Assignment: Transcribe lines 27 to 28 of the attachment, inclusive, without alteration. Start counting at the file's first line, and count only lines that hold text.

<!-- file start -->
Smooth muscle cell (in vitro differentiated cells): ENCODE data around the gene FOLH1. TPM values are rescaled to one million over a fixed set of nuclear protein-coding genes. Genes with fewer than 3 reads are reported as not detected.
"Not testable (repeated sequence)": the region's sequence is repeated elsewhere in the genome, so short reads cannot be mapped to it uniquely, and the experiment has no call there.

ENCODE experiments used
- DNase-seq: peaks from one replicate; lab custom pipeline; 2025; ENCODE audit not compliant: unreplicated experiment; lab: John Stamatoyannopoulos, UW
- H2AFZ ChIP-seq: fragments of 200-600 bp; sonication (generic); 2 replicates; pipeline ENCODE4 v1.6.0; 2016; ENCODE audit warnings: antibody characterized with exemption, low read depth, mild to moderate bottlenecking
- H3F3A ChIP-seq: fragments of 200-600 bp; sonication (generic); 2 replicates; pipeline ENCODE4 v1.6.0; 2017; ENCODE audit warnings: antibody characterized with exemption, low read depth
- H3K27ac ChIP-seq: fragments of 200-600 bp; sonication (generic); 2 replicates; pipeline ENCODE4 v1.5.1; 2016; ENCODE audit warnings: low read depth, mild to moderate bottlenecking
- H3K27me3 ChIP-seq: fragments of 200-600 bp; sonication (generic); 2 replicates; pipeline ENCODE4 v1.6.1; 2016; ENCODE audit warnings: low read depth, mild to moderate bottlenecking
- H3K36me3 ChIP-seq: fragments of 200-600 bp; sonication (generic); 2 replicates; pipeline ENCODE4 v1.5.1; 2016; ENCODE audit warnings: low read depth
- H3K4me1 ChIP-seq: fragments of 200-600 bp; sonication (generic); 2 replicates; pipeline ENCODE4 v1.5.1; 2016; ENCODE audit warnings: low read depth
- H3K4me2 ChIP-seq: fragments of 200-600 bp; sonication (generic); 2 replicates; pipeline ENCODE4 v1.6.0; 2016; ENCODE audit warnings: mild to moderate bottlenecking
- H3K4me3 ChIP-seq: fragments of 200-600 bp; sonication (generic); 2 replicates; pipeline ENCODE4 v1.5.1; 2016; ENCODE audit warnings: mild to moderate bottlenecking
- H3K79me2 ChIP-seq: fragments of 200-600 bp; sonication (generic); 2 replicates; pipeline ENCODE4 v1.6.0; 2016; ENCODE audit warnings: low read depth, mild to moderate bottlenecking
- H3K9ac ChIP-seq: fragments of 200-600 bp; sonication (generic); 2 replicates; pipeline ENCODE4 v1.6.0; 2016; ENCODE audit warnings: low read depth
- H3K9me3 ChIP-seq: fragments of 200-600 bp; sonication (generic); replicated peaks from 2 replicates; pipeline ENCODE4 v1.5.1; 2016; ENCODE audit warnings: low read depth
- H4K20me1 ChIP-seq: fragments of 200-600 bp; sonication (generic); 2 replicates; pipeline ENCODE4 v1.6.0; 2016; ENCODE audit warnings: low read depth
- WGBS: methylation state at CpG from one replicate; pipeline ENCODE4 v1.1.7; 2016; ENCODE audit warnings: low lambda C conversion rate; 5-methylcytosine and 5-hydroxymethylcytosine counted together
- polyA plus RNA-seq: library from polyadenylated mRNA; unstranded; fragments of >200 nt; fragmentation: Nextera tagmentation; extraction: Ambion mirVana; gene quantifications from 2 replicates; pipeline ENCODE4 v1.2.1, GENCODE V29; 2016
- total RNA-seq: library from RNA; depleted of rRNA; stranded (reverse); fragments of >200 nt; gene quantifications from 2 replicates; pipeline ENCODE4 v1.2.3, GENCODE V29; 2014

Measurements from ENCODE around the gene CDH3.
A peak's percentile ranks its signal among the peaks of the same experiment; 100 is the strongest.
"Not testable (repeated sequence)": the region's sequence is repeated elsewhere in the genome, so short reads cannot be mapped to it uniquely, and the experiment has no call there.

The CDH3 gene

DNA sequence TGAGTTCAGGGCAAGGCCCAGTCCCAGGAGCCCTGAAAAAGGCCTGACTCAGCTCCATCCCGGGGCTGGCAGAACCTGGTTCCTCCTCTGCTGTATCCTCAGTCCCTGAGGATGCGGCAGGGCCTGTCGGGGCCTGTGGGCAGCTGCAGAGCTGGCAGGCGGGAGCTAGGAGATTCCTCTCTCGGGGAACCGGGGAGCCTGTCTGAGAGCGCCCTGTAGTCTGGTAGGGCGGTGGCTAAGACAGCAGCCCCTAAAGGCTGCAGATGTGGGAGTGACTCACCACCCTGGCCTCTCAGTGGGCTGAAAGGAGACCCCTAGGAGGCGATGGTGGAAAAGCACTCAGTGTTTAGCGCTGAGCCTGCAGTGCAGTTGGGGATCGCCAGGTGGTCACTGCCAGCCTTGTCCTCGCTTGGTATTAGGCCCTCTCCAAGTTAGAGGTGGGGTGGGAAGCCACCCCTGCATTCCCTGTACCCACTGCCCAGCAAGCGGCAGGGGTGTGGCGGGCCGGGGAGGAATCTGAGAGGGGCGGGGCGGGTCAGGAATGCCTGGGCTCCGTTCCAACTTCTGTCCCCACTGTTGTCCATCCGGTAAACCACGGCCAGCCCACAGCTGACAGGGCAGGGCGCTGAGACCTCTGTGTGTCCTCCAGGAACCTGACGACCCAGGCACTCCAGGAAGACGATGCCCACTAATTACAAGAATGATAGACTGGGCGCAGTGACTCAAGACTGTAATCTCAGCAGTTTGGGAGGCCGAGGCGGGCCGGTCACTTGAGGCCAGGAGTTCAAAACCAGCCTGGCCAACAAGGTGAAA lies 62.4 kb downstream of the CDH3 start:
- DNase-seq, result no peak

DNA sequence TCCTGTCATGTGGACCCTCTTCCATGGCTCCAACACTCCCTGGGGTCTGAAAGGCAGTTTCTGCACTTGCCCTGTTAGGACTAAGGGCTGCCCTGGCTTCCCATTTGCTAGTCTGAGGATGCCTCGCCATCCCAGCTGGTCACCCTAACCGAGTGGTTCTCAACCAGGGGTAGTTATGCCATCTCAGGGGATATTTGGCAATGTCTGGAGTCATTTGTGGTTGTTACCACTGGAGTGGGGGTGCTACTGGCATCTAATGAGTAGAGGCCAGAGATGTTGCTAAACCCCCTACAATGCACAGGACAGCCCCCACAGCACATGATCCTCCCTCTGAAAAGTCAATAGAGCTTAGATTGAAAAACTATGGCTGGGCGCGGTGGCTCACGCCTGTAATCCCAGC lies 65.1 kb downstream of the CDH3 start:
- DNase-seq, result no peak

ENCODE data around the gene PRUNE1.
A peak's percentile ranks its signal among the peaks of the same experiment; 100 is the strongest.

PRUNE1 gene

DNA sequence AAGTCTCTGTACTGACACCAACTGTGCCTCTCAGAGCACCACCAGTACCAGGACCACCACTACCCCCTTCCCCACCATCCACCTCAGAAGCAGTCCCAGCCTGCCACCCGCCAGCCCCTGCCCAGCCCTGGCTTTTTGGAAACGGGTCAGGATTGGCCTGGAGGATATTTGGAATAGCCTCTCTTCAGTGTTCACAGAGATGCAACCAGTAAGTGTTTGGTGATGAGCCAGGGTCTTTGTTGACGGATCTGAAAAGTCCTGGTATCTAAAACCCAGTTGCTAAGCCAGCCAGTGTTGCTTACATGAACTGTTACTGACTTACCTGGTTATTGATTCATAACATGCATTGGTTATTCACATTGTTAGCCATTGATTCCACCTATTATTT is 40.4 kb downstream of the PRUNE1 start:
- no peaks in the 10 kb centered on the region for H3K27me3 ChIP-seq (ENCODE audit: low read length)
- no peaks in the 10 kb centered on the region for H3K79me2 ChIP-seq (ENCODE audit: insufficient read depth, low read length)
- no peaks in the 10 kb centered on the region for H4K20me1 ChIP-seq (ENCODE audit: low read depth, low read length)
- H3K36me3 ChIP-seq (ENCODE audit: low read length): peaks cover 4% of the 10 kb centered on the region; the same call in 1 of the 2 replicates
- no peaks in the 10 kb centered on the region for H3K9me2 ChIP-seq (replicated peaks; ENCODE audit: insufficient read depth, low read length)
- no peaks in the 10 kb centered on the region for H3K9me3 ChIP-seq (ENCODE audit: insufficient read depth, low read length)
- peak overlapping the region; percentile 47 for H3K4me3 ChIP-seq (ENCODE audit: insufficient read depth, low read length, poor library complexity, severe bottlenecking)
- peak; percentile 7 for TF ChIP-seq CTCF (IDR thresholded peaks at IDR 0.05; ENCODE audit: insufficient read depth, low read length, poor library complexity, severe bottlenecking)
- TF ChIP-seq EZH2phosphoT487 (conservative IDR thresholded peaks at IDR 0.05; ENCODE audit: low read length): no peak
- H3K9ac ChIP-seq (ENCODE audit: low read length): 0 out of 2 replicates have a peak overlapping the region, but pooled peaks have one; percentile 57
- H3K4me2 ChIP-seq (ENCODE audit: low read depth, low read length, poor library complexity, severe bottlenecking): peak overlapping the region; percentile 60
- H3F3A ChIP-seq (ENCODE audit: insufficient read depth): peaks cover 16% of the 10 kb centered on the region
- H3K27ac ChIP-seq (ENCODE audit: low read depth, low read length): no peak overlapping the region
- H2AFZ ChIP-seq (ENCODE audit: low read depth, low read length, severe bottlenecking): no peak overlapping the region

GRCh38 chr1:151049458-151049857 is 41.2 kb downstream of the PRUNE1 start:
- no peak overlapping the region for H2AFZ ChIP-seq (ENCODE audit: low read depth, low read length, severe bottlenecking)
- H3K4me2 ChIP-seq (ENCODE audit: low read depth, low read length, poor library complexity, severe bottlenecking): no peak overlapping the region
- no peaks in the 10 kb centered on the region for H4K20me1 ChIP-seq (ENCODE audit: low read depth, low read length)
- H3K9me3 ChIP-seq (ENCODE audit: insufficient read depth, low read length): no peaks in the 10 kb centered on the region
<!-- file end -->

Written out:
- DNase-seq, result no peak

ENCODE data around the gene PRUNE1.